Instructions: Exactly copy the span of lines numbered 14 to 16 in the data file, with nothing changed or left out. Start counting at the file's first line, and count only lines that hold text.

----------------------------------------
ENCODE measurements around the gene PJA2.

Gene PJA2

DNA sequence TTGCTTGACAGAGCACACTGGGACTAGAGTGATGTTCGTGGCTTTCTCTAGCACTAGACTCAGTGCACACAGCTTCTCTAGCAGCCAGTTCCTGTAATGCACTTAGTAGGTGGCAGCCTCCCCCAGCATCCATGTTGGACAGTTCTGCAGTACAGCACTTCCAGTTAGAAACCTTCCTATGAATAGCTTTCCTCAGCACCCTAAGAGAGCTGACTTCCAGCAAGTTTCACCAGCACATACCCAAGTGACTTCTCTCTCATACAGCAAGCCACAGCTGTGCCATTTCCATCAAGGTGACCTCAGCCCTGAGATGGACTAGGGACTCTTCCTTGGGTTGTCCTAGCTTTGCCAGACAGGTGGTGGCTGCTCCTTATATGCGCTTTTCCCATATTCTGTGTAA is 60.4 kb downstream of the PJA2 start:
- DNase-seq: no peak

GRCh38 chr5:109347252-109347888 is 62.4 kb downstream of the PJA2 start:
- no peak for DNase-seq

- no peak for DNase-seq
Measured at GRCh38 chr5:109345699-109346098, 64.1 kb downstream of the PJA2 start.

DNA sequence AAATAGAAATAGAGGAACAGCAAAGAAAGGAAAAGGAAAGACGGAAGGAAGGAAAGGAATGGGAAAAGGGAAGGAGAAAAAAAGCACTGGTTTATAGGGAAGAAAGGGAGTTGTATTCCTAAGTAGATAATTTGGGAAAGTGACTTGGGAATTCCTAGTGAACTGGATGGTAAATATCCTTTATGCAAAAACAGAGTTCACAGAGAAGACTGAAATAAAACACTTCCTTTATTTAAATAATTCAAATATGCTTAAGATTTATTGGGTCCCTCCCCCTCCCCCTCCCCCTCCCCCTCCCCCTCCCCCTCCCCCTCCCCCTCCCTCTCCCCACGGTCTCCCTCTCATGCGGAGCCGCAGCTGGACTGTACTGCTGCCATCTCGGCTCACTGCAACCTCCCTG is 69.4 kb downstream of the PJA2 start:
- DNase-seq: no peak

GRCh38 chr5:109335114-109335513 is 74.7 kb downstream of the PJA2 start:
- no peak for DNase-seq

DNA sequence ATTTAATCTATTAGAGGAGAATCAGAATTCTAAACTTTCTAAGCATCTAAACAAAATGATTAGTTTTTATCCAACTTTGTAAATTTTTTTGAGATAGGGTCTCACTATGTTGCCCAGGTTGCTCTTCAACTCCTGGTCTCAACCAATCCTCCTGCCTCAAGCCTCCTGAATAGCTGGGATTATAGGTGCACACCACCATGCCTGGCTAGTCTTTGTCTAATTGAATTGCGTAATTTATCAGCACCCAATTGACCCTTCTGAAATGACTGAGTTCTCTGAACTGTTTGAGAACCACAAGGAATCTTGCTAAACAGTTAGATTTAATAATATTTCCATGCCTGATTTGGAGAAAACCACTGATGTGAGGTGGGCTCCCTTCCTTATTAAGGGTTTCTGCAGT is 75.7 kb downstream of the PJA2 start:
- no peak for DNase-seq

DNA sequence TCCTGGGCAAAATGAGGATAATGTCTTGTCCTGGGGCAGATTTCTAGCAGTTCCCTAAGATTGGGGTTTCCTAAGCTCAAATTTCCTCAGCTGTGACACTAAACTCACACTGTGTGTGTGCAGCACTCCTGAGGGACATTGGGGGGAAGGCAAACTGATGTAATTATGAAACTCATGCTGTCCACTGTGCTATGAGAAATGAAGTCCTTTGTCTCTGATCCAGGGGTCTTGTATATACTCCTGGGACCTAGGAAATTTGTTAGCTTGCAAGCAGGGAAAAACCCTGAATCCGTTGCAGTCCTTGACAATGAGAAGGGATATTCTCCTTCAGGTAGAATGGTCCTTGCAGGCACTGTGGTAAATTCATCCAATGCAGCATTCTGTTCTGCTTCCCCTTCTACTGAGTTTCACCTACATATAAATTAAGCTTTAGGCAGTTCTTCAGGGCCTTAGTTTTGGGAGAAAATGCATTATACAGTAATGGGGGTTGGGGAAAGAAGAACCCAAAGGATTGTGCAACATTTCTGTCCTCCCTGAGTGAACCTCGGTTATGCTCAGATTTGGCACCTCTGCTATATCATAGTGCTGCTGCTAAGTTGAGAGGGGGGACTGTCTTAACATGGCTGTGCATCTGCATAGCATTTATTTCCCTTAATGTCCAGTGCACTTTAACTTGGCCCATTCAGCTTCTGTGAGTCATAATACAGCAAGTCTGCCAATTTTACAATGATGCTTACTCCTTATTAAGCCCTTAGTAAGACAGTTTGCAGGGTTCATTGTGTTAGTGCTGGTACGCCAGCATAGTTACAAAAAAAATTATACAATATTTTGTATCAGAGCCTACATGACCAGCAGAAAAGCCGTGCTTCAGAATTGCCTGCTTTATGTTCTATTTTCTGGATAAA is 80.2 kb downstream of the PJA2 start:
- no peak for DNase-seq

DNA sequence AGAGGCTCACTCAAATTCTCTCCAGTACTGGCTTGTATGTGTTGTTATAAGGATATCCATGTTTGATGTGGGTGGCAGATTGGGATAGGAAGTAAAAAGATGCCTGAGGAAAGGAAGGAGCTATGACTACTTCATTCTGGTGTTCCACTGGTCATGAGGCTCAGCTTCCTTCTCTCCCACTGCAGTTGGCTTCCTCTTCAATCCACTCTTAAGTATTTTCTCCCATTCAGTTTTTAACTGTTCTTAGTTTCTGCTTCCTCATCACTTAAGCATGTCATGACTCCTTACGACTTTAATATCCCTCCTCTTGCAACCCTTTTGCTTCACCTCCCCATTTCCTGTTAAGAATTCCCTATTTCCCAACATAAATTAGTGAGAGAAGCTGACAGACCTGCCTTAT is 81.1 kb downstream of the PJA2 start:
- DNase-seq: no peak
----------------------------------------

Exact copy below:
- no peak for DNase-seq

DNA sequence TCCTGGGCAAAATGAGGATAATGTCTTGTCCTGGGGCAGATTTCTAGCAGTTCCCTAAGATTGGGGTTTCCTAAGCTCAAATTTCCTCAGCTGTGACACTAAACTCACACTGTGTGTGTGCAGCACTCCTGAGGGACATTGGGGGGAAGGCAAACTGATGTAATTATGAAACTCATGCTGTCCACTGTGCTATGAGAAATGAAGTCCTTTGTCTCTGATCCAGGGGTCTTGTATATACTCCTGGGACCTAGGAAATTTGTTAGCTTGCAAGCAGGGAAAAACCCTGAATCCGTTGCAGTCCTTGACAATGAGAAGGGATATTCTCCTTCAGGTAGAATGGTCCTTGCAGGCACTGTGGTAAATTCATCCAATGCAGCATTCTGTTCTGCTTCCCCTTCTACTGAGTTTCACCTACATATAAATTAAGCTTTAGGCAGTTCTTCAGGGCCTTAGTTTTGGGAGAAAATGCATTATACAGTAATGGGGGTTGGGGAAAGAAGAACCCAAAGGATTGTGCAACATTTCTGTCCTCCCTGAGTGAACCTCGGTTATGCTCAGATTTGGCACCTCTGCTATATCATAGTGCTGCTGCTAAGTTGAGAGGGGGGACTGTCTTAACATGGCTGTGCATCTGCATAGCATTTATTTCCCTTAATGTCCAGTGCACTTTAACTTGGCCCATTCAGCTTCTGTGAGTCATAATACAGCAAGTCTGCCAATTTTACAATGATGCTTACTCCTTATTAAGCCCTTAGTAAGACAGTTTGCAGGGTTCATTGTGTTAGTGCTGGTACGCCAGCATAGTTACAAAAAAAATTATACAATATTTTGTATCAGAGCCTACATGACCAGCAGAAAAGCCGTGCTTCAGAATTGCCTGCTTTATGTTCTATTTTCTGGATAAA is 80.2 kb downstream of the PJA2 start:
- no peak for DNase-seq